Belmont Alumnus Shares Medical Missions Career in Chapel

Dr. Eric McLaughlin, a Belmont alumnus, led a chapel focused on medical missions on Wednesday, September 26. He shared stories of his time in Burundi, his background in medicine and his thoughts on vocation.

McLaughlin grew up in Smyrna, Tennessee before coming to Belmont to study biology as he was interested in medicine. He was inspired to follow this path because he was convinced in high school that God calls us to serve the needs of others, he said.

He went on to medical school at the University of Michigan where he met his wife and four other physician families. He had a vision of a world beyond the borders of America, serving in different cultures, nations and communities. His three dreams were service, working cross-culturally and his wife.

Soon after, he and the families he had built a community with moved to Kenya and then found themselves called to Burundi. He described the country as beautiful, but with a history of conflict and instability with more years of war than without it. He also shared that Burundi is arguably the poorest, hungriest and unhappiest country in the world.

Where there, McLaughlin and his team were searching for a perfect marriage of need and opportunity. They found these opportunities through training future doctors at Hope Africa University’s Kibuye Hospital. In Chapel, he shared a video with students to help them visualize the organization’s work and mission through its focuses on providing medical care, medical student education and discipleship and hospital development.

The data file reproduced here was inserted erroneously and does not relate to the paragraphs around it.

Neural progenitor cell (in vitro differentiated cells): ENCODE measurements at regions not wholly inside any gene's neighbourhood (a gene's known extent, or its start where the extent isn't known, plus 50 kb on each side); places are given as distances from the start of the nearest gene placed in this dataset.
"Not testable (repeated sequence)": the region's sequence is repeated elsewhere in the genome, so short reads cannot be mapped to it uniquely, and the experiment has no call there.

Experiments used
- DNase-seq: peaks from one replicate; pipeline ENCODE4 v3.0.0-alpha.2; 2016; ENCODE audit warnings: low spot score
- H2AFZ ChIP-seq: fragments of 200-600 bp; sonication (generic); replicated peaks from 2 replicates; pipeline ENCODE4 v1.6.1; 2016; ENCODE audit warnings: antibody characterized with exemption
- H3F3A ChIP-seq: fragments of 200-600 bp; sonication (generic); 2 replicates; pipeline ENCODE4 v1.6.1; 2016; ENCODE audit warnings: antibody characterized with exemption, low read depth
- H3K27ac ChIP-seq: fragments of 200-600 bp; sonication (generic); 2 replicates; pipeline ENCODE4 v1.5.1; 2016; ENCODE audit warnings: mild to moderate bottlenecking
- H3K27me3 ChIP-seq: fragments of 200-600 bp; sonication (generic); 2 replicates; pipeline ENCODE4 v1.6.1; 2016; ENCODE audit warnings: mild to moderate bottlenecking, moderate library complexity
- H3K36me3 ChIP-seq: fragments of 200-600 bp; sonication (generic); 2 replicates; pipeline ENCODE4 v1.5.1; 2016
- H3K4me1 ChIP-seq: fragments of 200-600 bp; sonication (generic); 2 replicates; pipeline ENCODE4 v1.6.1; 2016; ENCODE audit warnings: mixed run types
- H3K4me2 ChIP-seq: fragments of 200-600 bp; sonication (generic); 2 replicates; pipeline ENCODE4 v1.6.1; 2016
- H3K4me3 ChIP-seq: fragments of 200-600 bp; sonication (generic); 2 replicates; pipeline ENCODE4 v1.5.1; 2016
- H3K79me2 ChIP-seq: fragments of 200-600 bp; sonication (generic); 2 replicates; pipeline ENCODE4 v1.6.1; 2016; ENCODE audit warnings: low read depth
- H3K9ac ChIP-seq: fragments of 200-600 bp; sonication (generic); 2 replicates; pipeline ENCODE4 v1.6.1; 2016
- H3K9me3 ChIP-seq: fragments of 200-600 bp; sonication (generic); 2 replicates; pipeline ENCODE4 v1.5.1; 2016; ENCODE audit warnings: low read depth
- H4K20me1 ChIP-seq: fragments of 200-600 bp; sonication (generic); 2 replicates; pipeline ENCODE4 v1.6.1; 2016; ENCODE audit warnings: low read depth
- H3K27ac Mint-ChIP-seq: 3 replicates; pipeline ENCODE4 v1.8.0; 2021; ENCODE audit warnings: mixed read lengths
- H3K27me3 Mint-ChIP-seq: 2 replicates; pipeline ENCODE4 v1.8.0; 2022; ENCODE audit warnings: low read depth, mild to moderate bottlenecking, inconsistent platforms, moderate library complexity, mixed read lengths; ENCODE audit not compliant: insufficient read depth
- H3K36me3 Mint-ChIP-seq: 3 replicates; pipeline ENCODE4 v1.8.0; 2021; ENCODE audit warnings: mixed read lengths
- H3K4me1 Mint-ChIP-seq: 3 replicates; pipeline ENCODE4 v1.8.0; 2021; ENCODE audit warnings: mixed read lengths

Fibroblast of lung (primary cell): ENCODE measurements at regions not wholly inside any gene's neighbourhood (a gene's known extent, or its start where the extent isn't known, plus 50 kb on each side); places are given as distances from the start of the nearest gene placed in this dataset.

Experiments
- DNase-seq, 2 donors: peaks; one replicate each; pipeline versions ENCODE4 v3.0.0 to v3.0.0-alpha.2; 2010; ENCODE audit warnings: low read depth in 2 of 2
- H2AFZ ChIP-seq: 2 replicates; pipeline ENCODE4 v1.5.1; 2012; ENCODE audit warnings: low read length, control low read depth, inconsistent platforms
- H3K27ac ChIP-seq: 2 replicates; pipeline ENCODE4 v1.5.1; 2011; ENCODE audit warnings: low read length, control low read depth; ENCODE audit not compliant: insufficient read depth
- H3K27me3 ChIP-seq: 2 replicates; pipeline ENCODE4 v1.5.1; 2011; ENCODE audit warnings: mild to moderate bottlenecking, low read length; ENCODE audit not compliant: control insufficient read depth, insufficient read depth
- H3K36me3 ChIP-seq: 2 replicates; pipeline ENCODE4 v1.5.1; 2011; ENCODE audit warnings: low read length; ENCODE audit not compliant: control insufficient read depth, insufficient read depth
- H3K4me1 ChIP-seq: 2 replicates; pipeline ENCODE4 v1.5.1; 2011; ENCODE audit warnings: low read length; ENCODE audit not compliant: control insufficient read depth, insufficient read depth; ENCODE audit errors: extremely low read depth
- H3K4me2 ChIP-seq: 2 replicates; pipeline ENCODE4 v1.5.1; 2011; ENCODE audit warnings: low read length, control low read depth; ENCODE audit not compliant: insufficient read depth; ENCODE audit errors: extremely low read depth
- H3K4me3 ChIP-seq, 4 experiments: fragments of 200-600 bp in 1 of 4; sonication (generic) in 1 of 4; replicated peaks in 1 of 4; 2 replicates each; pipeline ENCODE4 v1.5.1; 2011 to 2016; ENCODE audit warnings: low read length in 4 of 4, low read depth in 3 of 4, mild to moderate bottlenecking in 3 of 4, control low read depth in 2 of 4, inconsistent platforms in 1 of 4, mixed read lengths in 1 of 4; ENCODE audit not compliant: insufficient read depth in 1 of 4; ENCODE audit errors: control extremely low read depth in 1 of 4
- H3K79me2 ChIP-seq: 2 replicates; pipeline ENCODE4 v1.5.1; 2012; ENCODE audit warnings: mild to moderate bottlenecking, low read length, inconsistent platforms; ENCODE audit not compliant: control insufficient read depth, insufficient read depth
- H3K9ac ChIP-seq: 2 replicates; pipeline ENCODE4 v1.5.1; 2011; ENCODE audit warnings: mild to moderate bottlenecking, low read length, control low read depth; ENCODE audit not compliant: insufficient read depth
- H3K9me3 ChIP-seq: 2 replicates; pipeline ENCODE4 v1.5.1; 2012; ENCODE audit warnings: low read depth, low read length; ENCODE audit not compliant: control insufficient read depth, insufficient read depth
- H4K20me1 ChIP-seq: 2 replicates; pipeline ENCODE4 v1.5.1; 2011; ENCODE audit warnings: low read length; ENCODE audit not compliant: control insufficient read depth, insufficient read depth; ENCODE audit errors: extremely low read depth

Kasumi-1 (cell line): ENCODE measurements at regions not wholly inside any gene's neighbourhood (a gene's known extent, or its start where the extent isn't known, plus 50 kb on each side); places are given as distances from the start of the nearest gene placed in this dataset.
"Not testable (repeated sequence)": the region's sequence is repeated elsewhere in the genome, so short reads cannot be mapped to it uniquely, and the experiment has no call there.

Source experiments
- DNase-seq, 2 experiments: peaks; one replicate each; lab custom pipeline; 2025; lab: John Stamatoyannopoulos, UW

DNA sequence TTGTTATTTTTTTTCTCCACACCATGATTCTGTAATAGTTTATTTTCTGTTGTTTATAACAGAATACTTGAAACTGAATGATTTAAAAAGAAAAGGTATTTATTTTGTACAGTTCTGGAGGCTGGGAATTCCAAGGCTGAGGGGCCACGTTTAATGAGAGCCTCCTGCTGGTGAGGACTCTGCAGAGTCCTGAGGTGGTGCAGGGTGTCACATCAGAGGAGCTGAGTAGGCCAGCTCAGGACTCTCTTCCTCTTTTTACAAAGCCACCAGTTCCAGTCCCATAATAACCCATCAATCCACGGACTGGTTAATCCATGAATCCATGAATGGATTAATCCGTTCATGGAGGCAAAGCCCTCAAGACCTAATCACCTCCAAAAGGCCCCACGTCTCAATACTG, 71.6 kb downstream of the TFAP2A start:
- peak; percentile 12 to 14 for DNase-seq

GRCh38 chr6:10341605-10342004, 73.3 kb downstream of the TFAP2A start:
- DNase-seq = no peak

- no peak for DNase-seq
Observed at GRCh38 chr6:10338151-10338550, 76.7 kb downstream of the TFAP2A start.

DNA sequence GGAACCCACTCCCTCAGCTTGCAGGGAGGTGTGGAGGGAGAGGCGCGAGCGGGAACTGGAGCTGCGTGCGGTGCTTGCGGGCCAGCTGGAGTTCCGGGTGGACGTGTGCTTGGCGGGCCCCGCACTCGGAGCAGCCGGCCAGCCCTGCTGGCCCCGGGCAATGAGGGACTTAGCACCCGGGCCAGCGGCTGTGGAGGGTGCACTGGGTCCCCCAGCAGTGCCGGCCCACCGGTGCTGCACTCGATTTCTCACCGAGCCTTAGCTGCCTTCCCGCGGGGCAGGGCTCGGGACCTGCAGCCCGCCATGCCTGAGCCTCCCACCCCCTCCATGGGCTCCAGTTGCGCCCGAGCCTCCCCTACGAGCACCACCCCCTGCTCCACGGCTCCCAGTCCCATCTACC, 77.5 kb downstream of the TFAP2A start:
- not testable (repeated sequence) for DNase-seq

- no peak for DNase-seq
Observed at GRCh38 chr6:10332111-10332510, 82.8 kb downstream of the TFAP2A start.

He concluded by sharing his three thoughts on vocation. First, don’t wait for some special calling, but pursue what you know we are called to do. He then shared that God has a plan for each student there, primarily fulfilled by giving yourself to others. His final thought on vocation was “the invisible, ordinary and mundane parts of your life may actually be the most important.”

McLaughlin was introduced by Dr. Todd Lake, Vice President of Spiritual Development.